Google Dec. 9 began allowing its Google Apps Premier and Education Edition to use Google Groups, the company's consumer application for creating discussion forums and mailing lists.
Employees of companies using those Google Apps editions can create groups for their departments or team members without the help of an IT administrator.
Once a group is set up, employees and students can share a Google Apps document, spreadsheet, presentation, shared folder, site, calendar, or video with group users through group e-mail alias. Shared files will only be accessible by the appropriate people even as group members come and go.
Users can opt to receive communications directly to their Gmail inbox in a digest format, or in the Groups forum view, and can access all the information in the groups archive, Google Apps Senior Product Manager Rajen Sheth wrote in a blog post.
The app joins the Google Sites wiki as another way to let users in the 2 million-plus businesses using Google Apps to collaborate and share content online. However, Groups is a easier and quicker to use than Sites, allowing users to create and launch a Group in 30 seconds or less. This eases the pains of overworked IT staffs, and makes it a snap for small mom-and-pop shops that don't have IT staffs.
Google explains how Groups for Google Apps works in this demo video. Group creators name a group, add a group e-mail address and choose whether to make it public or private. Then group creators add the names and e-mail addresses of those in the group, and send them invites via e-mail. Group users can also search and review past group messages and activities, which are archived.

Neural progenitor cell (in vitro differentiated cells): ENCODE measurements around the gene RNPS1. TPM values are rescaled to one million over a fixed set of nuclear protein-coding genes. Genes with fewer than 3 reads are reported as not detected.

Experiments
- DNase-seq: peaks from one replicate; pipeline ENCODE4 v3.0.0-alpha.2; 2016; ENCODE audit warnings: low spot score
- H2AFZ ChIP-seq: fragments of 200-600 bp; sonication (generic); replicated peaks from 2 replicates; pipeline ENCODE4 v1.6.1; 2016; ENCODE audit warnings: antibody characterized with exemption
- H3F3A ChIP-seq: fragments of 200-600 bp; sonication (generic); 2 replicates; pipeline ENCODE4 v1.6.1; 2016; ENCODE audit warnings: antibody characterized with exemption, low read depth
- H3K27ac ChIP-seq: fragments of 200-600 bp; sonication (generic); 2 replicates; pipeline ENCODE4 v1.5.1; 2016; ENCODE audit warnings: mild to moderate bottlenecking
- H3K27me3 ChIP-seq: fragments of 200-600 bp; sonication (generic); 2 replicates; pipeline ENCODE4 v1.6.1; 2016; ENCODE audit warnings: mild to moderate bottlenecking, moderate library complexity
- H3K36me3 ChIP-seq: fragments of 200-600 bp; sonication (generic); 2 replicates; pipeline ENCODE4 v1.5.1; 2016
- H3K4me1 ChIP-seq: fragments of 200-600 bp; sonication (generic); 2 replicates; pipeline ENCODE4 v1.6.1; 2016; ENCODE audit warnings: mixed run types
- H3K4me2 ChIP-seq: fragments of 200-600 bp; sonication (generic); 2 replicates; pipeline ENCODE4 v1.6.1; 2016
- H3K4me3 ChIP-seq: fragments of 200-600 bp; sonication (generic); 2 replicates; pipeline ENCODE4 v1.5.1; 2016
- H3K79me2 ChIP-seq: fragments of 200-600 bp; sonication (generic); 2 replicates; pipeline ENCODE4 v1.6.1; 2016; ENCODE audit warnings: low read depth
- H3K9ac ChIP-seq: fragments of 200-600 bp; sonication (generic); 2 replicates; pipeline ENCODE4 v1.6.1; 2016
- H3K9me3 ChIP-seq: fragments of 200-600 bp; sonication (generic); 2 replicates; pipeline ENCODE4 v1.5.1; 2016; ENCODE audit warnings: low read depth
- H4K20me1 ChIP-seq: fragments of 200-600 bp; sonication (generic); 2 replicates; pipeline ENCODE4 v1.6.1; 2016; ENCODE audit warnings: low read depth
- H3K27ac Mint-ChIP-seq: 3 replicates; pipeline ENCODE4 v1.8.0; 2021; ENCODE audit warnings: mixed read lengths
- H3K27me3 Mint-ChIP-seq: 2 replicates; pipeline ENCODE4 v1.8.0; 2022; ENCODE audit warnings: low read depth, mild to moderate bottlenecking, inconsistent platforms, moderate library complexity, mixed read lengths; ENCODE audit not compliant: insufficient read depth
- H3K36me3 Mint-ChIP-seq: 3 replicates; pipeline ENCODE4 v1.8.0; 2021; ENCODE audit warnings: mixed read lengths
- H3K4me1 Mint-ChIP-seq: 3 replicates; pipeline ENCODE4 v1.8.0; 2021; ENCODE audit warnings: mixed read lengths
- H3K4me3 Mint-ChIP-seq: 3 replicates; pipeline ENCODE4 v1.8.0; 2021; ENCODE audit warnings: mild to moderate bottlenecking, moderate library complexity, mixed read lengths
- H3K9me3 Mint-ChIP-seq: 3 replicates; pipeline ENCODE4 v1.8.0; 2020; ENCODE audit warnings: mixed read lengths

Google Apps Premier and Education Edition admins can now enable the new groups functionality from the control panel by enabling the "user-managed groups" service.
"After enabling the new service from the administrative control panel, users can start managing their own groups without burdening administrators for support," Sheth explained. "Administrators can still set group policies and manage other group settings."
Google Apps isn't the only collaboration entity at Google leveraging Google Groups. Users of the Google Wave collaboration platform, which lets users share files and share them with each other in real-time, can now add Groups to waves.
The Google Wave team provided step-by-step instructions for how Wave users can add Google Groups to a wave, set permissions and then view and edit waves with that group.
Group waves will only show up in Google Wave, not in the Google Groups interface, so Google has drawn some separation lines between the two apps.
Eventually, the Wave team will add a groups option in the Navigation panel to make finding groups easier.
Even as Google Wave has been hailed for being an incredible technological achievement by collaboration experts such as Gina Trapani, it has endured a flurry of criticism from users who find it to noisy, distracting and inefficient to complete tasks.
The Wave team has taken these suggestions in stride and has begun addressing them. Last month the team added a follow feature to give users more control over the waves they care about.
The team also began rolling Wave out to 1 million users this week, addressing the concern that there aren't enough users with which to wave.